Many tumors can be eliminated with surgery, chemotherapy, radiation and other treatments. But once cancer A tumor cell that has acquired high metastatic potential during chemotherapy lights up with high biosensor readout; cells that are sensitive to chemotherapy and have low potential stay dark. Source: University of California San DiegoA tumor cell that has acquired high metastatic potential during chemotherapy lights up with high biosensor readout; cells that are sensitive to chemotherapy and have low potential stay dark. Source: University of California San Diegospreads throughout the body, or metastasizes, it becomes much harder to halt.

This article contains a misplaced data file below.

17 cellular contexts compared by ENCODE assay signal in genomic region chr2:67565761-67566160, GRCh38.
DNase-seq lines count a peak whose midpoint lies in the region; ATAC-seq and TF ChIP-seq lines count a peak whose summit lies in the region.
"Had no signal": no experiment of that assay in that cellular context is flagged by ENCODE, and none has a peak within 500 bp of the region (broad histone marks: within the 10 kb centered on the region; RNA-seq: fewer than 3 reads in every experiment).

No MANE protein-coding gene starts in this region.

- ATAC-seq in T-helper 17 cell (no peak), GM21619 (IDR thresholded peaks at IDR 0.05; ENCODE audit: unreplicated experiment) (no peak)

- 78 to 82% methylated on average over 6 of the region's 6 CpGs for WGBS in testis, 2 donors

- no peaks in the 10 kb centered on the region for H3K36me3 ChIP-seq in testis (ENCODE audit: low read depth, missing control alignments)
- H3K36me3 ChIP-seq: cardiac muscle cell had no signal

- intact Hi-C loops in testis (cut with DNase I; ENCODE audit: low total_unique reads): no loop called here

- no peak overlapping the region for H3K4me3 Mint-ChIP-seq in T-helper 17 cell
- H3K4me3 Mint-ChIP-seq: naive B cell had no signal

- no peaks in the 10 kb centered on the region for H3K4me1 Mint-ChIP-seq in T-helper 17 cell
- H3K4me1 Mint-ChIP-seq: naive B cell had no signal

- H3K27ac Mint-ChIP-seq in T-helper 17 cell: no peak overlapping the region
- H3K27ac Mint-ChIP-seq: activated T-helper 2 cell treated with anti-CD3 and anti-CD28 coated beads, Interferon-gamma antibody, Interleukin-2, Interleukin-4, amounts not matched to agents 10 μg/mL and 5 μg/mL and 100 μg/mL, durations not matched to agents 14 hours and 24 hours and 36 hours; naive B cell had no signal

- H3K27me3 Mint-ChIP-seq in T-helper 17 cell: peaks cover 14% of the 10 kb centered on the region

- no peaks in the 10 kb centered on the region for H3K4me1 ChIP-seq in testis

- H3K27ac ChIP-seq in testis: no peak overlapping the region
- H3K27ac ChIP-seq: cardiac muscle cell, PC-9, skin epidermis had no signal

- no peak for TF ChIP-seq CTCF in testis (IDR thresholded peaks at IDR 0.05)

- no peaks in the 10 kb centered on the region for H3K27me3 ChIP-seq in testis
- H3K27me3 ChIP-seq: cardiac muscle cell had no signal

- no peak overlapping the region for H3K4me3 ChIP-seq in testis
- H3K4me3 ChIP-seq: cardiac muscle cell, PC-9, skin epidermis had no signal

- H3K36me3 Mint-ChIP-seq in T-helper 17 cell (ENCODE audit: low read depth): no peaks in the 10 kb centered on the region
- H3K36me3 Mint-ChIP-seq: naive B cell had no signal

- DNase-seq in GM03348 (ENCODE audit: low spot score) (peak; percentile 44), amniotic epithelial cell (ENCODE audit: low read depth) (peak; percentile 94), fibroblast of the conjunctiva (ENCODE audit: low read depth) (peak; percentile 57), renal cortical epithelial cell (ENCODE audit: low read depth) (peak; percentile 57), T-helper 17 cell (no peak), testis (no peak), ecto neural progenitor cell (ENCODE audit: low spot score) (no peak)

Biosensors engineered at the University of California, San Diego School of Medicine can gauge the metastatic potential of individual cells based on the presence and modification of a specific protein.

The tyrosine-phosphorylated CCDC88A protein and its modified form were shown to occur only in solid tumor cells. Fluorescent signals associated with the alteration, observed with biosensors and by microscopy, could be an indicator of metastatic potential. Fluorescence resonance energy transfer (FRET) biosensors were designed by documenting this migration tendency and the likely evolution of single cancer cells.

The ability to monitor the progression of this unique protein modification and trigger a fluorescent signal to indicate a cancer cell's metastatic potential could lead to more effective patient-specific therapies.

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